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Guest Post: Jack London on How to Overcome Crisis w/ Character

Guest Post: Jack London on How to Overcome Crisis w/ Character - top government contractors - best government contracting event

Jack-London

(Jack London, a member of Executive Mosaic’s Wash100 for 2015, is executive chairman of the board of directors at CACI International)

Character plays an important role during a crisis. It determines your reaction, your course of action and the overall outcome of a challenging or sensitive situation.

I define a person's character as a complex aggregate of moral and ethical qualities and it is during a crisis that we particularly rely on these traits to determine how we will respond and behave. When faced with a crisis, it is imperative to maintain a strong sense of character and uphold the values that define you.

An unwavering ethical compass should serve as a guide when making decisions, particularly during a difficult time. Good character means applying honesty and integrity, and being dedicated to doing the right thing ““ no matter the challenge or decision we face.

Here are 10 ways that your commitment to good character will help you overcome a crisis.

1. Don't Give into Fear: Crises are defined by uncertainties, questions, and anxiety. Allow your personal ethics and values to guide you and give you the confidence to know what to do. Do not let fears of what's unknown or what's beyond your control influence your ability to face the crisis at hand.

2. Trust Yourself: Rely on personal instinct and intuition in a crisis. You are often your best advisor. Remember that instinctual feelings are brought about from previous experiences and past knowledge. Trust yourself.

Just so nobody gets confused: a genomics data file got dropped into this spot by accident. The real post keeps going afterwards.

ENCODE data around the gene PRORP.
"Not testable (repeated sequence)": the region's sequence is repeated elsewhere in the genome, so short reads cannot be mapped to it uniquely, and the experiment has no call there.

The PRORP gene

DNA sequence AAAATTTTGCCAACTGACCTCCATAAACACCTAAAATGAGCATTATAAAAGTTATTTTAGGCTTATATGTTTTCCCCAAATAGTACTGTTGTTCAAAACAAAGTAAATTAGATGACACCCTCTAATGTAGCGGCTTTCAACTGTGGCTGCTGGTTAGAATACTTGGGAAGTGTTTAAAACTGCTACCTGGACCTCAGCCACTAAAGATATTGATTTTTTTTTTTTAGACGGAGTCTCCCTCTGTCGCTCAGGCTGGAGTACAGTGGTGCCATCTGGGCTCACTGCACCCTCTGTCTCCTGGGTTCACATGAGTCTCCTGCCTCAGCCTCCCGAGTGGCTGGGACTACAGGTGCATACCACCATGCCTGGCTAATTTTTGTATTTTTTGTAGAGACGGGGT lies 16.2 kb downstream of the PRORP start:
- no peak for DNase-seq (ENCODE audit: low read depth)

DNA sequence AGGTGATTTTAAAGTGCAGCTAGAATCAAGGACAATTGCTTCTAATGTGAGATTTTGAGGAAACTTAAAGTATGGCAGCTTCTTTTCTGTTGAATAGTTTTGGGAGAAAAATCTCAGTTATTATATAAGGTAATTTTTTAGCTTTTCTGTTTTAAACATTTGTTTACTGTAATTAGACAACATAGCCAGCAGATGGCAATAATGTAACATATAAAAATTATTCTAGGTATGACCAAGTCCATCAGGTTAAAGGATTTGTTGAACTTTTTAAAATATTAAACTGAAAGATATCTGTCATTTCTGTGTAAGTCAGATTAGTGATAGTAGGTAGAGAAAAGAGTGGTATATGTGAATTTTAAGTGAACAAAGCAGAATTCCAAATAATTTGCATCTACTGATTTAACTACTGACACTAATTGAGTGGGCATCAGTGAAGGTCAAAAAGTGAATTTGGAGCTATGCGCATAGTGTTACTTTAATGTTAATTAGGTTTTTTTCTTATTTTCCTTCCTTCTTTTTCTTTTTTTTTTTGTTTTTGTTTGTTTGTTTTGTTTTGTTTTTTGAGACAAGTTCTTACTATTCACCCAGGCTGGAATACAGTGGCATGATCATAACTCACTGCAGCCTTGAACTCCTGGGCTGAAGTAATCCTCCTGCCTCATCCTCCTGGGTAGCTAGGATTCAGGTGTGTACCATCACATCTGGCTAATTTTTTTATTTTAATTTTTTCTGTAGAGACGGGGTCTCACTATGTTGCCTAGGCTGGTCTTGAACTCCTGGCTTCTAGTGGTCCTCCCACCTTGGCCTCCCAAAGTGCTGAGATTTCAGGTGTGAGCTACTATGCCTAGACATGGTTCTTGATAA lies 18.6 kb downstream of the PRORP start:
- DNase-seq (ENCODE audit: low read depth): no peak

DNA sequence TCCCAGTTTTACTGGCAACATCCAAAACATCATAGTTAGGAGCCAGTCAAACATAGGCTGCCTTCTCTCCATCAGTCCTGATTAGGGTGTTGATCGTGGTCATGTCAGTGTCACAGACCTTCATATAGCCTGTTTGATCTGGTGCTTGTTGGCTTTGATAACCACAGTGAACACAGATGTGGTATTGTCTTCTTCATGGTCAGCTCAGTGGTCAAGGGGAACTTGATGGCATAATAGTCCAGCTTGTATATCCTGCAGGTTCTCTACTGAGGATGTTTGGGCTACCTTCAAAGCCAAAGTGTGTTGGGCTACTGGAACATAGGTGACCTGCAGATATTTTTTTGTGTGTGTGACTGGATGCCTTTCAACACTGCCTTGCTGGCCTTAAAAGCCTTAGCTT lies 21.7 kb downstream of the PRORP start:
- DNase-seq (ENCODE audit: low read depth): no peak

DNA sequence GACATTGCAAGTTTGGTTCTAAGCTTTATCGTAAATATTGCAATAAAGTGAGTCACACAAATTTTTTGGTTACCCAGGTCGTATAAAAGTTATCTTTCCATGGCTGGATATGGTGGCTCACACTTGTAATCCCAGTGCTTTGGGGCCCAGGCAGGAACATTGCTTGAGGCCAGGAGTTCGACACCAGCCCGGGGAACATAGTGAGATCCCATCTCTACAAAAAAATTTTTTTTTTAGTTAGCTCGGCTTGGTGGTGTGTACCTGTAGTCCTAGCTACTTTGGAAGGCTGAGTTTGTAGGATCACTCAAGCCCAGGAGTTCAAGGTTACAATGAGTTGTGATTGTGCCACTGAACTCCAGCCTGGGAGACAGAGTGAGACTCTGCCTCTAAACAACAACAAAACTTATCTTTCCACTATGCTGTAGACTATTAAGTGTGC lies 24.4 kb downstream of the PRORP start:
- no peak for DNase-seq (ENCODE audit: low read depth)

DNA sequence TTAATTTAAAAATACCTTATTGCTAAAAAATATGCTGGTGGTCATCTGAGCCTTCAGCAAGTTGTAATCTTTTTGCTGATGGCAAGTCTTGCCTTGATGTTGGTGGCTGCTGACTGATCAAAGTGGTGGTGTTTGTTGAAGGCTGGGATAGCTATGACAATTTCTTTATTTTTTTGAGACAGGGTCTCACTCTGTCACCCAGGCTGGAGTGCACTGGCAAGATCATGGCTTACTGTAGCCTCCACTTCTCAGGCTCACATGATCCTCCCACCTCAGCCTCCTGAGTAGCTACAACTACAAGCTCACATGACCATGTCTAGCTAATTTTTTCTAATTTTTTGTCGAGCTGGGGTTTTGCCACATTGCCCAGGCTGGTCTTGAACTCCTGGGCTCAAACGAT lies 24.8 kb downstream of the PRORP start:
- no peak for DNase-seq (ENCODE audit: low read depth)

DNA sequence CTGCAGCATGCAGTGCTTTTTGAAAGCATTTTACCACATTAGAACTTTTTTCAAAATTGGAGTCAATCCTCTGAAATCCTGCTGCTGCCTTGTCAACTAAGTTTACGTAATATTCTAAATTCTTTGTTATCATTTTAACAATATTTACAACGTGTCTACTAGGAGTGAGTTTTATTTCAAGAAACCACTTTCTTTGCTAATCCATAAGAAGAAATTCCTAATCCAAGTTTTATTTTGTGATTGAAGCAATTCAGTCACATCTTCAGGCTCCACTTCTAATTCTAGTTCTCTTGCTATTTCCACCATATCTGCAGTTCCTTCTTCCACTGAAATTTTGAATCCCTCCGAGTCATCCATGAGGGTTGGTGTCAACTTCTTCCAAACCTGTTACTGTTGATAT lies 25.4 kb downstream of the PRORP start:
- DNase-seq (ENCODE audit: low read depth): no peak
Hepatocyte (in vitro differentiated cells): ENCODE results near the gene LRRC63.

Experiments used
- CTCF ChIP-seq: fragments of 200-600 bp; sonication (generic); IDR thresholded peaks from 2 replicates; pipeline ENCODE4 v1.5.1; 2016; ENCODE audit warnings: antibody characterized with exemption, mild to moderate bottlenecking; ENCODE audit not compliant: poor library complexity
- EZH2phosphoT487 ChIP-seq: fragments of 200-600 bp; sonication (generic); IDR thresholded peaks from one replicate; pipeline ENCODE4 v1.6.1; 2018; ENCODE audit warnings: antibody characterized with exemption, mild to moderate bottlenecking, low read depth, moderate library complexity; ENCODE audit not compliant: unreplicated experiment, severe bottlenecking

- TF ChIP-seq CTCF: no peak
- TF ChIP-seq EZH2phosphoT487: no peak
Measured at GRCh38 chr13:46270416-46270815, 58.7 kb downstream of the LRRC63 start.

3. Rely on Experience: Your experience will often tell you how to avoid, change or solve a problem. Leverage and reflect on lessons learned and skills acquired from tough challenges.

4. Get Perspective: Before you act during a crisis, analyze the problem at hand. Is it a mountain? Or a molehill? If improperly identified, you will waste time and energy. Making this differentiation will help reduce your anxiety and make the issue at hand more manageable.

5. Focus on the Issue: Many have difficulty knowing where to begin in a crisis. Set your priorities. Determine which issues are non-problems and discard them. Do not spread yourself too thin. Find the root of the issue and focus your energy where it matters most.

6. Embrace Accountability: When things go wrong, the easiest thing to do is shift blame onto others. A strong sense of character allows a person to recognize his or her failings and accept responsibility. A crisis can most easily be addressed with a clear mind and conscience.

7. Don't Make Excuses: To avoid exacerbating the issue, avoid making excuses. Excuses reflect incompetence. Instead, take full responsibility to take appropriate action on the events. Use this opportunity to develop as a leader and showcase your ability to step forward and address the situation.

8. Don't Waste Time: When facing a crisis, there is no time to waste. Dwelling on an error or placing blame elsewhere is counterproductive. Rather it is key to promptly acknowledge the problem, take accountability, and reach a resolution.

9. Don't Waver on Decision-Making: Indecisiveness prevents success. A strong leader makes necessary decisions without hesitation, as he or she knows it is the right thing to do for the situation. Trust in yourself and stand behind the decision you've chosen.

10. Don't Take It or Make It Personal: Remove your ego from the decision-making process. Let your actions testify to who you are and your character. There will be a better outcome from acting on behalf of the group as a whole instead of acting with you in mind.

A confident and ethical leader can find effective solutions in any crisis. These ten approaches serve as useful guidelines when making critical decisions. The most valued assets in any crisis are a leader with strong character and a will to do the right thing.

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